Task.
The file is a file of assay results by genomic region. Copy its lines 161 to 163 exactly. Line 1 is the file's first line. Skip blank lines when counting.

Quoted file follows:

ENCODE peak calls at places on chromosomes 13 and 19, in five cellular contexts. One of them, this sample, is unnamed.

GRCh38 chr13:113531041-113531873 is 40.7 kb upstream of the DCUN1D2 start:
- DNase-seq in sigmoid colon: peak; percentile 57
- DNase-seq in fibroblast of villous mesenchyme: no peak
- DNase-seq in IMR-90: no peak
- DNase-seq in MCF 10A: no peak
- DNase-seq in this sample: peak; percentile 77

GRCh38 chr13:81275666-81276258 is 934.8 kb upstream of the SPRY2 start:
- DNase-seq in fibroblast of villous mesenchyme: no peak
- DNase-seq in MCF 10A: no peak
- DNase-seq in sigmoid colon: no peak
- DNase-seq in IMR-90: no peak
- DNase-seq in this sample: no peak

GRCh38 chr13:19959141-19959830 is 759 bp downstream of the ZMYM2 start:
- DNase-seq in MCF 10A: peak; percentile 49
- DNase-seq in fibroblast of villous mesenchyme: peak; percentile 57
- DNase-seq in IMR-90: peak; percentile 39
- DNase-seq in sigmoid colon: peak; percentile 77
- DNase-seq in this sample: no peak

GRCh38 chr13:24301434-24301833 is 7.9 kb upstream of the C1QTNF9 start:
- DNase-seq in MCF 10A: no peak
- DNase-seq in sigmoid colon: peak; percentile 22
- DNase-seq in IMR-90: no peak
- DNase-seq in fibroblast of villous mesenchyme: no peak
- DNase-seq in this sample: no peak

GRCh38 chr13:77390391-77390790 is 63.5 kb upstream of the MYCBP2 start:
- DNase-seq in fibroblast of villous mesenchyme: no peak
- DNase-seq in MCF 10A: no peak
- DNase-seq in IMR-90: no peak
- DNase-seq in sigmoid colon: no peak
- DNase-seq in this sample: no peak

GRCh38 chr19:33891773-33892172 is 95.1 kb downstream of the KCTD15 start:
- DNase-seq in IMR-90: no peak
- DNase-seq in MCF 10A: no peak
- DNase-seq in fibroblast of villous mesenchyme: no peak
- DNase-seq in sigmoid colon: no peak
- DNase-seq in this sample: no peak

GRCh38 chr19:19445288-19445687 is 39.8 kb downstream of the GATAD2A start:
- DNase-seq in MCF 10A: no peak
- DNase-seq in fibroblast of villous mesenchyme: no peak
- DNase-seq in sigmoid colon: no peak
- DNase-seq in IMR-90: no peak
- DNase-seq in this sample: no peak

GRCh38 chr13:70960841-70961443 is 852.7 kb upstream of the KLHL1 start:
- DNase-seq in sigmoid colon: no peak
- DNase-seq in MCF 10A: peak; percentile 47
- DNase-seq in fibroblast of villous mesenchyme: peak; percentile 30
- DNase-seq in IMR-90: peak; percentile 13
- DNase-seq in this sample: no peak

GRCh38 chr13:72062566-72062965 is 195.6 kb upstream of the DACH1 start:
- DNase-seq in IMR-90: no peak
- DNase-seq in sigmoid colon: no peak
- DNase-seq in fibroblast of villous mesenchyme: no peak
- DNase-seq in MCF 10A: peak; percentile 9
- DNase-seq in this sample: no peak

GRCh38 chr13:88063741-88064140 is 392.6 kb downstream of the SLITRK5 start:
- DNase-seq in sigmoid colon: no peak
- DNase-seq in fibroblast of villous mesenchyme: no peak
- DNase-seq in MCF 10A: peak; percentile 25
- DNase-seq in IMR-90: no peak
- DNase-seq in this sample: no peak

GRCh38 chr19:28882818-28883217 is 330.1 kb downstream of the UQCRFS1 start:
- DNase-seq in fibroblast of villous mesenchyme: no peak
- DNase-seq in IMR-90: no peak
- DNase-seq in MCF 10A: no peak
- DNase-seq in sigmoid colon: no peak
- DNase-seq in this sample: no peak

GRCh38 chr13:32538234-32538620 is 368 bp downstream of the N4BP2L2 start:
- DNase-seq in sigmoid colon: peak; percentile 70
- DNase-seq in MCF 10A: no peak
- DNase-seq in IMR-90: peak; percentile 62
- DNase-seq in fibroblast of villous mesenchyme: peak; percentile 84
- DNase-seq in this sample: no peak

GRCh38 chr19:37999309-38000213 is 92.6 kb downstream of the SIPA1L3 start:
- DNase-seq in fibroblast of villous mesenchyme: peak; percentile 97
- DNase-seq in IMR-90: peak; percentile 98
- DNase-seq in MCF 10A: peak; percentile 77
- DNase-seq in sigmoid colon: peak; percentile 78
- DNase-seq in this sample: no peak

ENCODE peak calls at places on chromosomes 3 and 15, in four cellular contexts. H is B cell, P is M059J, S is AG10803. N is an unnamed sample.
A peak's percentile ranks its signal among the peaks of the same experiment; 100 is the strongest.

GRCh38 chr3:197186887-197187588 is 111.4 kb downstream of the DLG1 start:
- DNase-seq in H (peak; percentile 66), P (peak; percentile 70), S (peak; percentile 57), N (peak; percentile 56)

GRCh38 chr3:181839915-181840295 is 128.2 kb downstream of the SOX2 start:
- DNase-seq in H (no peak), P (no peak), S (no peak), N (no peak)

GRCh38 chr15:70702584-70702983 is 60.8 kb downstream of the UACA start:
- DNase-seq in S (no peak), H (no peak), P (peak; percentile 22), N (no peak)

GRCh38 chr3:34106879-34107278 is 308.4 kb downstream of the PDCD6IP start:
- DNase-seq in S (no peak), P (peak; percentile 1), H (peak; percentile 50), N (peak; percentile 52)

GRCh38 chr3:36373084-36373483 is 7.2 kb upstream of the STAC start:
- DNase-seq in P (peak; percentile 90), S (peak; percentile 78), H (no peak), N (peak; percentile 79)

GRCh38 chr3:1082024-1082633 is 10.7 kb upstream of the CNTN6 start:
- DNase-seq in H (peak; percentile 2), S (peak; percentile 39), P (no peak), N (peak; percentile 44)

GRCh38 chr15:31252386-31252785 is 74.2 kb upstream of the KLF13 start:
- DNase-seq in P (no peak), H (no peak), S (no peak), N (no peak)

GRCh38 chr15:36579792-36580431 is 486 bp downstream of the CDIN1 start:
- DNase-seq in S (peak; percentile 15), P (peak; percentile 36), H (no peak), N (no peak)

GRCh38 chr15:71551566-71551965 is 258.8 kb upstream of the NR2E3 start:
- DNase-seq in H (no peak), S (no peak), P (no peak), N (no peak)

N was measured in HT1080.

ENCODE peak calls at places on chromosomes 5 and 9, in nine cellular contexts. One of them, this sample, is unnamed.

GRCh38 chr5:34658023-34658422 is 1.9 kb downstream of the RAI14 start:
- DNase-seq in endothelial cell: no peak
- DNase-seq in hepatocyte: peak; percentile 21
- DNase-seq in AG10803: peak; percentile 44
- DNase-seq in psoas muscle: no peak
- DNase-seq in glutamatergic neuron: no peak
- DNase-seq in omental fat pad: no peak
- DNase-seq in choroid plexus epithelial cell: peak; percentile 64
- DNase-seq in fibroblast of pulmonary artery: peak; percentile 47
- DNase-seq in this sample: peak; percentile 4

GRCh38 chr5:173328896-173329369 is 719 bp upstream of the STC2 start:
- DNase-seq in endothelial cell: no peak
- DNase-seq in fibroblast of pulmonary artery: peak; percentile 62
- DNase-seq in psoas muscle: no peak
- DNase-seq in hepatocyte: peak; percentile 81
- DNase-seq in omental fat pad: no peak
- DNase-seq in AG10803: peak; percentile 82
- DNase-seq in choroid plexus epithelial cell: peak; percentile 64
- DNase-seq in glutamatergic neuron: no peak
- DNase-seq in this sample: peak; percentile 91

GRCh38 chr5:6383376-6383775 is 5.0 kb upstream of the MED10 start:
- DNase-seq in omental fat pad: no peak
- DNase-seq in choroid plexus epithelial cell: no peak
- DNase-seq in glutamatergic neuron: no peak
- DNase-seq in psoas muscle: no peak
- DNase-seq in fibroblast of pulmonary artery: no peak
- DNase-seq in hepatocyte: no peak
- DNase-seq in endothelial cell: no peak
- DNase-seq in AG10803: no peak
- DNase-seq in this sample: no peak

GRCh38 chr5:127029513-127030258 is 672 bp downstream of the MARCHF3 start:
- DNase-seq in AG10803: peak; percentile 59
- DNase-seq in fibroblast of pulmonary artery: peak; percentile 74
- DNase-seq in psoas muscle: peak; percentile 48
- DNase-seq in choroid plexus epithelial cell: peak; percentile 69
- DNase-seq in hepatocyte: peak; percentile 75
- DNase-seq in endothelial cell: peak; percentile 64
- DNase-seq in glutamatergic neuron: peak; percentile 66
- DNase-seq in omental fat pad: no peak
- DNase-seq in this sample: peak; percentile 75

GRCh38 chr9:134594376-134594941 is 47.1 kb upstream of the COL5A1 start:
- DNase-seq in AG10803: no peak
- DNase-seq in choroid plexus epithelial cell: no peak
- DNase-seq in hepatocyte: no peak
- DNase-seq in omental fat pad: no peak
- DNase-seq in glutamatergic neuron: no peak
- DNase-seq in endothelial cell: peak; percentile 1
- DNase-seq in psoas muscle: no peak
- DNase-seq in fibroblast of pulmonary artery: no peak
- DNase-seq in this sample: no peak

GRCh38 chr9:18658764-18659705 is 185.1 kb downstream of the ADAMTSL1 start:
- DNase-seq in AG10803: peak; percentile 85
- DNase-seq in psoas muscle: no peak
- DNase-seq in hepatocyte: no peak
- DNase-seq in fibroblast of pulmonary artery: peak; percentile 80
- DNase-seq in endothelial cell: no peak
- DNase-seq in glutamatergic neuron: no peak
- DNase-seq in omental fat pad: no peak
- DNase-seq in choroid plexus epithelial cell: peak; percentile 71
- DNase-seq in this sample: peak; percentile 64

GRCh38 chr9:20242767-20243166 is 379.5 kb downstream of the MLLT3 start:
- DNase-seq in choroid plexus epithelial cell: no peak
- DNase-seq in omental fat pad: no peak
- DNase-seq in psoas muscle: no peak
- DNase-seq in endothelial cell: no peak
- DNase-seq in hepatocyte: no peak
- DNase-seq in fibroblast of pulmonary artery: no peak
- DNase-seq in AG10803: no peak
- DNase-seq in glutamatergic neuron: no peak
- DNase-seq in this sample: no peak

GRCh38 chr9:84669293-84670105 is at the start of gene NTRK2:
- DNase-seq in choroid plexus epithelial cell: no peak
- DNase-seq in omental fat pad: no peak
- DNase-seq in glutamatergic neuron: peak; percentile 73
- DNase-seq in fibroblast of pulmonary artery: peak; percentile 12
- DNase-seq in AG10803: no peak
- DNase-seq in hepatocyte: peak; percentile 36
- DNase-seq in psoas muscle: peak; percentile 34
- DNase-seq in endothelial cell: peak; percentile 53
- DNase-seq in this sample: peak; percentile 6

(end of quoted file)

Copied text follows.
- DNase-seq in this sample: peak; percentile 64

GRCh38 chr9:20242767-20243166 is 379.5 kb downstream of the MLLT3 start:
- DNase-seq in choroid plexus epithelial cell: no peak